Step one, buy some bulbs.  The box stores have them as early as August and you can plant them then if you like, but pros recommend October – December to avoid early sprouting that could damage them when a hard, sustained freeze hits (though it should be noted, they’ll recover, this just delays blooming a bit).  If you misplace the bulbs but find them again in February and they still look good, plant them!  They’ll still bloom but as with the frozen sprouts, a few weeks later than first planned.  If you wouldn’t dream of buying them from a box store, your Co-op will have a nice selection in stock by the time you read this.

Planting is really easy.  You don’t need to work the soil much, just dig the planting holes, drop them in, cover, water once and you’re done.  No further maintenance needed before you enjoy them in spring.  Of course, if you WANT to make it more work, you can…

Adding fertilizer isn’t really necessary, as the whole point of bulbs is that they’re a “deluxe” seed that contains not just a plant but the food it needs to begin life and beyond.  Okay, so what about the bulb food you see for sale, even at the Co-op where Jay puts out boxes of fish bone meal and extols its virtues for great root and flower development?  Yeah, it’s great but not needed for tulips since most people treat them as an annual and just expect the one season from them (more on that in a bit – it ain’t always so).  What I really push the bone meal for is almost all the other bulbs we sell that are more reliably perennial and prolific or edibles like garlic and shallots, where multiplying and good individual clove size are important.  Tulips as most people grow them are truly plug-and-play.  There’s a delayed gratification issue since you’ve got about six months between planting and bloomtime but not much else about them is distressingly un-American.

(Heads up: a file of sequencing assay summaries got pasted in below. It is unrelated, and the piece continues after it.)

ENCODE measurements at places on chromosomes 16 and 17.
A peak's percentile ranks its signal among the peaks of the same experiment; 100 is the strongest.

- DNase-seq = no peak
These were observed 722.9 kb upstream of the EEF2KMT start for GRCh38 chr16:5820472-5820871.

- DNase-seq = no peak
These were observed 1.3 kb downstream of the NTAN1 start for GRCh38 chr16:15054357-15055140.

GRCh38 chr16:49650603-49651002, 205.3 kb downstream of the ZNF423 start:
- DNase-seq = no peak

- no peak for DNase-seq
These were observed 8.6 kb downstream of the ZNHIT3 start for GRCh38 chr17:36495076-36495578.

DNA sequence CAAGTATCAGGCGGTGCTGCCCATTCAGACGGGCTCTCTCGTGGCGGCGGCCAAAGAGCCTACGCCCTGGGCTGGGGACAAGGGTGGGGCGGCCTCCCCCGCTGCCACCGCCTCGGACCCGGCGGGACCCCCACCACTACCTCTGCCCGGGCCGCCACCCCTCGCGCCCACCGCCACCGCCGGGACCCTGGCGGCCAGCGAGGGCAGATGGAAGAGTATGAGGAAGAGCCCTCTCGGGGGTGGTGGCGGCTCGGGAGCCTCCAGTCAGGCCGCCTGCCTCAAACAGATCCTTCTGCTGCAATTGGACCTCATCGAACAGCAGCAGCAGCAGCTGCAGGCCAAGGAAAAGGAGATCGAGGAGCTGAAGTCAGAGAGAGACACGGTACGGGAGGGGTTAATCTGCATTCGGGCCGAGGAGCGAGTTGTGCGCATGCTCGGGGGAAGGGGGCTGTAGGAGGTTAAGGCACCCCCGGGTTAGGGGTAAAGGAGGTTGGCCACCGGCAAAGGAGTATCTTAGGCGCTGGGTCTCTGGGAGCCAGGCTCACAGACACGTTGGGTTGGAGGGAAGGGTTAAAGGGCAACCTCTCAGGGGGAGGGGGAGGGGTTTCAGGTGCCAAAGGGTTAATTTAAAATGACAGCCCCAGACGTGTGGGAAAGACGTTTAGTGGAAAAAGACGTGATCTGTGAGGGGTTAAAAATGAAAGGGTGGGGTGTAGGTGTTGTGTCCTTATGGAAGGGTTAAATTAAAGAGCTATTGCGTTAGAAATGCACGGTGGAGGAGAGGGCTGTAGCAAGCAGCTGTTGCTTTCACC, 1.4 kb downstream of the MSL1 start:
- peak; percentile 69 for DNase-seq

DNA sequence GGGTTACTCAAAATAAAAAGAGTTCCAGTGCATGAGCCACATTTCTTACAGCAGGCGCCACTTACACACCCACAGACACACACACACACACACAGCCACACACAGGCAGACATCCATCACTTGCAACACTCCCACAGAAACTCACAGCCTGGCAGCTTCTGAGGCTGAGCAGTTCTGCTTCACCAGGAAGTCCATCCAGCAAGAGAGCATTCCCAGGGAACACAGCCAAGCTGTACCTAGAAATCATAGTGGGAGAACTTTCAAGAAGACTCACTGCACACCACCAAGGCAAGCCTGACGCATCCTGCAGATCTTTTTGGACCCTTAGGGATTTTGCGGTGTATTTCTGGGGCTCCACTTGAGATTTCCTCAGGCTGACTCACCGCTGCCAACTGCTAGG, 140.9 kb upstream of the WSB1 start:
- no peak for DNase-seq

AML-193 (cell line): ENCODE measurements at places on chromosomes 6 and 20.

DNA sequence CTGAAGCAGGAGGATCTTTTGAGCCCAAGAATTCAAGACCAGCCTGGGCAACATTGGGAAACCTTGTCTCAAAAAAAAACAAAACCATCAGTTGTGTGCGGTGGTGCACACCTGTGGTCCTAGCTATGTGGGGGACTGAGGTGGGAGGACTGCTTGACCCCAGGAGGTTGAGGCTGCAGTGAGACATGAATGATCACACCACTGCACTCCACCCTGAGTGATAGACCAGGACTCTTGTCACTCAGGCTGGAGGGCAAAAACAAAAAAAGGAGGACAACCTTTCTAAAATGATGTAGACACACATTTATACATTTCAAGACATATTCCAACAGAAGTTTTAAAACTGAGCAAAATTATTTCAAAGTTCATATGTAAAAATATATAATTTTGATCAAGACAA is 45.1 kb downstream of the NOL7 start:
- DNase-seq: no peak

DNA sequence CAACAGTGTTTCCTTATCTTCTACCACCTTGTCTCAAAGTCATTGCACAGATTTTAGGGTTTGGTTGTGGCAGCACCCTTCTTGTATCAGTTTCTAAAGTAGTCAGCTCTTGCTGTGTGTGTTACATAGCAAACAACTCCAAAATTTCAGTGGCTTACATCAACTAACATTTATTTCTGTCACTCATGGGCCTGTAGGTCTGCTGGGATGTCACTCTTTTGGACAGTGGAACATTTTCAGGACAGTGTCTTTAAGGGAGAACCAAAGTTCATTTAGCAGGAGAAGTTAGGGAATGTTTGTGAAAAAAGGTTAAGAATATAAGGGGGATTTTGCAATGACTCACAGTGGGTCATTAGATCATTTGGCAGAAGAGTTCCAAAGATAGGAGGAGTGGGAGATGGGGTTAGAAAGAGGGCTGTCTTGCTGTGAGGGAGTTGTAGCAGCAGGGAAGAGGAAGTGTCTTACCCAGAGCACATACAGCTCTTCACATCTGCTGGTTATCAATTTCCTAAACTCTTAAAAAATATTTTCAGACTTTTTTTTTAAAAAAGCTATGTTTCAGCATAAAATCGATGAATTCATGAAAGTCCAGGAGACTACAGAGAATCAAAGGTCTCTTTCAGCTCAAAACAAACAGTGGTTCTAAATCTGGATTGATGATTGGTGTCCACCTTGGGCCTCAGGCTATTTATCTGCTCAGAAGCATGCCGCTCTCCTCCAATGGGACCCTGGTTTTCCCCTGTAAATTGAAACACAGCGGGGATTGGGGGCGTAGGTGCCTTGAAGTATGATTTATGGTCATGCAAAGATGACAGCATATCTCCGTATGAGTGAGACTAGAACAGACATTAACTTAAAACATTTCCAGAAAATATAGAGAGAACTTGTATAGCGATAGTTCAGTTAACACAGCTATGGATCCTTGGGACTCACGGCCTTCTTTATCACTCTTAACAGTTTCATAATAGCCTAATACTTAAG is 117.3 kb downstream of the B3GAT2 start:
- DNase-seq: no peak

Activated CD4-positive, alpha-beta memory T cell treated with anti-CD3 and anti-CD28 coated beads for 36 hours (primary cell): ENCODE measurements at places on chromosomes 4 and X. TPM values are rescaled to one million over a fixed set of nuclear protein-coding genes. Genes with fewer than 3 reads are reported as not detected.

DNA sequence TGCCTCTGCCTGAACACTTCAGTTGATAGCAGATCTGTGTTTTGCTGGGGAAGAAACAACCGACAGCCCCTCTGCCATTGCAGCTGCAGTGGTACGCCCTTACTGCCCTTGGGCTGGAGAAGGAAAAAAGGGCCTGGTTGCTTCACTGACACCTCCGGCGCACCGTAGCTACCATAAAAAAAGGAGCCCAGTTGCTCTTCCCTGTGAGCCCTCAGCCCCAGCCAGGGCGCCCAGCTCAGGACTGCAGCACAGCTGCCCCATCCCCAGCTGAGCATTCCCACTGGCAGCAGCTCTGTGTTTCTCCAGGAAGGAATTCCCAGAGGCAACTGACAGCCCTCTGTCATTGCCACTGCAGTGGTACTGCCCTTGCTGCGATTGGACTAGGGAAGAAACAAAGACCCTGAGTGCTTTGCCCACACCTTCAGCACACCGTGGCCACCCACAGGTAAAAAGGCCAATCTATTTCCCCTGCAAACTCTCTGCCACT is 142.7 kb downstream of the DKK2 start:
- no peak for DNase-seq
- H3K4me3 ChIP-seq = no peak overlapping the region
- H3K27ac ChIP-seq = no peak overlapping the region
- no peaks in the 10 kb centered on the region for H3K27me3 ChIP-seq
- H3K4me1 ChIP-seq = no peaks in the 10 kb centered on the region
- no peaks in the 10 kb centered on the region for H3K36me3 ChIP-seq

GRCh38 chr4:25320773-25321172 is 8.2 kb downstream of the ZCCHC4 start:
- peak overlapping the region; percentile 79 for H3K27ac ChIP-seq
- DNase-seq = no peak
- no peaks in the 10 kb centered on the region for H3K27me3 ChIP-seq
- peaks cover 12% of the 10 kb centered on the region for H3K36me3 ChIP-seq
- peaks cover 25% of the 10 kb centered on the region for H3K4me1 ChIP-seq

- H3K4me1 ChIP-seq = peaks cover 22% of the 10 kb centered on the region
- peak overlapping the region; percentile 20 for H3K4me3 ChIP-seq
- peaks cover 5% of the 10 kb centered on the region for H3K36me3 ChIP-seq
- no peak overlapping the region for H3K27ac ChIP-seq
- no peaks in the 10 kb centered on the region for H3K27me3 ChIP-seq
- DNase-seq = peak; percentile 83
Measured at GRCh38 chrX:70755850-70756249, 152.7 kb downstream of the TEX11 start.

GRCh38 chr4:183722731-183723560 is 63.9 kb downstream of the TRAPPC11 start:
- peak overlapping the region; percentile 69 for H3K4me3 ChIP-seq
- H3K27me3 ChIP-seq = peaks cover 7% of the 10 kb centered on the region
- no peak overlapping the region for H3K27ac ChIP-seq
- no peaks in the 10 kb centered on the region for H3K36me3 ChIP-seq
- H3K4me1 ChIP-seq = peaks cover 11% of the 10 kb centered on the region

Most frequently asked question: how deep do you plant them?  In my experience, you won’t go wrong with most bulbs if you plant them 4x as deep as they are “tall.”  Your average tulip bulb is maybe 1.5”-2” from base to tip so if the base rests on the bottom of an 8” deep planting hole, you’ve got it.  It’s fine if you don’t go as deep, they’ll still bloom and be pretty but there are some potential issues: it’s easier for squirrels and other critters to dig them up, they’re not as well insulated in the winter and they may fall over in wind or heavy rain if they’re not as deeply anchored.

They look best in odd-numbered groups of 5 or more, or multiples of three which makes 6 or 12 okay, too.  More is better, 5 should be the minimum I think.  I’m not sure why this is true, it just is.  Don’t overthink it like I just did.  In containers, just stuff ‘em full and don’t fuss as much about planting depth.

Finally, if you hate that they peter out after the first year and in a not-too-distant spring sprout just a few leaves and no flowers at all, the Google and YouTube can guide you through the tedious process of digging, dividing, curing, re-planting and repeating all these steps for several years if you’re so inclined, but I’m not and I’m guessing you’re not either.  You’ll find some types, notably the Giant Darwins and the fosterianas (aka Emperor tulips), come back strongly for more years than the others do.  Just enjoy them while you have them.

Just enjoy them.